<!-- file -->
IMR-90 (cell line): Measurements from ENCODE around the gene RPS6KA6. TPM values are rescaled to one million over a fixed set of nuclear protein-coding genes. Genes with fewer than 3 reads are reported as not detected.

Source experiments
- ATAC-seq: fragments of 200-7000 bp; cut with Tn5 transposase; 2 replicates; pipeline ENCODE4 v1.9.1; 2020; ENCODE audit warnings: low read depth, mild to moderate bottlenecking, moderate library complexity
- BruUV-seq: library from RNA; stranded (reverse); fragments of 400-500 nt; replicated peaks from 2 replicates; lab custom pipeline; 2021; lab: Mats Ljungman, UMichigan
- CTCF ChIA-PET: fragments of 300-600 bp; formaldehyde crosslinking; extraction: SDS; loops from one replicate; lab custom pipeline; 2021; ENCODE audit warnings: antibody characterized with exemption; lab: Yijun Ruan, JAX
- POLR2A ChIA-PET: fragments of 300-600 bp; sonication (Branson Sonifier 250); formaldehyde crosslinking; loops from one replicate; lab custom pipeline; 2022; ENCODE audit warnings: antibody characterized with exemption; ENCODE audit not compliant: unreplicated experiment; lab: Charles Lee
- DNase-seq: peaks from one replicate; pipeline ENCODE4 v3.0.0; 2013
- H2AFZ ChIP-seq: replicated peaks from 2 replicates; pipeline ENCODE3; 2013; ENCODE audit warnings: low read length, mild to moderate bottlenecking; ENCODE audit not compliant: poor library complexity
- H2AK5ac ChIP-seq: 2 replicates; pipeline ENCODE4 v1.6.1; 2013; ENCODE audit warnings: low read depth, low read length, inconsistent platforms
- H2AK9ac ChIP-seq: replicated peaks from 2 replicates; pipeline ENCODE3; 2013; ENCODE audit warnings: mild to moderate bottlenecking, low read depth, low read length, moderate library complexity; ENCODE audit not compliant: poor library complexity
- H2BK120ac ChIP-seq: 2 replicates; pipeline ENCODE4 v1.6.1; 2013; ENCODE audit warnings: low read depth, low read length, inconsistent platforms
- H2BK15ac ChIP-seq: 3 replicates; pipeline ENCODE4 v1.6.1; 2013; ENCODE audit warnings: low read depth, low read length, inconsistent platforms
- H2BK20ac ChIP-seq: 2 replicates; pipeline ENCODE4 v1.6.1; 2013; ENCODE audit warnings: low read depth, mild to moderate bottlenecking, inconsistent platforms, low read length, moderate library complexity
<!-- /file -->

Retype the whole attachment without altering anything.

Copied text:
IMR-90 (cell line): Measurements from ENCODE around the gene RPS6KA6. TPM values are rescaled to one million over a fixed set of nuclear protein-coding genes. Genes with fewer than 3 reads are reported as not detected.

Source experiments
- ATAC-seq: fragments of 200-7000 bp; cut with Tn5 transposase; 2 replicates; pipeline ENCODE4 v1.9.1; 2020; ENCODE audit warnings: low read depth, mild to moderate bottlenecking, moderate library complexity
- BruUV-seq: library from RNA; stranded (reverse); fragments of 400-500 nt; replicated peaks from 2 replicates; lab custom pipeline; 2021; lab: Mats Ljungman, UMichigan
- CTCF ChIA-PET: fragments of 300-600 bp; formaldehyde crosslinking; extraction: SDS; loops from one replicate; lab custom pipeline; 2021; ENCODE audit warnings: antibody characterized with exemption; lab: Yijun Ruan, JAX
- POLR2A ChIA-PET: fragments of 300-600 bp; sonication (Branson Sonifier 250); formaldehyde crosslinking; loops from one replicate; lab custom pipeline; 2022; ENCODE audit warnings: antibody characterized with exemption; ENCODE audit not compliant: unreplicated experiment; lab: Charles Lee
- DNase-seq: peaks from one replicate; pipeline ENCODE4 v3.0.0; 2013
- H2AFZ ChIP-seq: replicated peaks from 2 replicates; pipeline ENCODE3; 2013; ENCODE audit warnings: low read length, mild to moderate bottlenecking; ENCODE audit not compliant: poor library complexity
- H2AK5ac ChIP-seq: 2 replicates; pipeline ENCODE4 v1.6.1; 2013; ENCODE audit warnings: low read depth, low read length, inconsistent platforms
- H2AK9ac ChIP-seq: replicated peaks from 2 replicates; pipeline ENCODE3; 2013; ENCODE audit warnings: mild to moderate bottlenecking, low read depth, low read length, moderate library complexity; ENCODE audit not compliant: poor library complexity
- H2BK120ac ChIP-seq: 2 replicates; pipeline ENCODE4 v1.6.1; 2013; ENCODE audit warnings: low read depth, low read length, inconsistent platforms
- H2BK15ac ChIP-seq: 3 replicates; pipeline ENCODE4 v1.6.1; 2013; ENCODE audit warnings: low read depth, low read length, inconsistent platforms
- H2BK20ac ChIP-seq: 2 replicates; pipeline ENCODE4 v1.6.1; 2013; ENCODE audit warnings: low read depth, mild to moderate bottlenecking, inconsistent platforms, low read length, moderate library complexity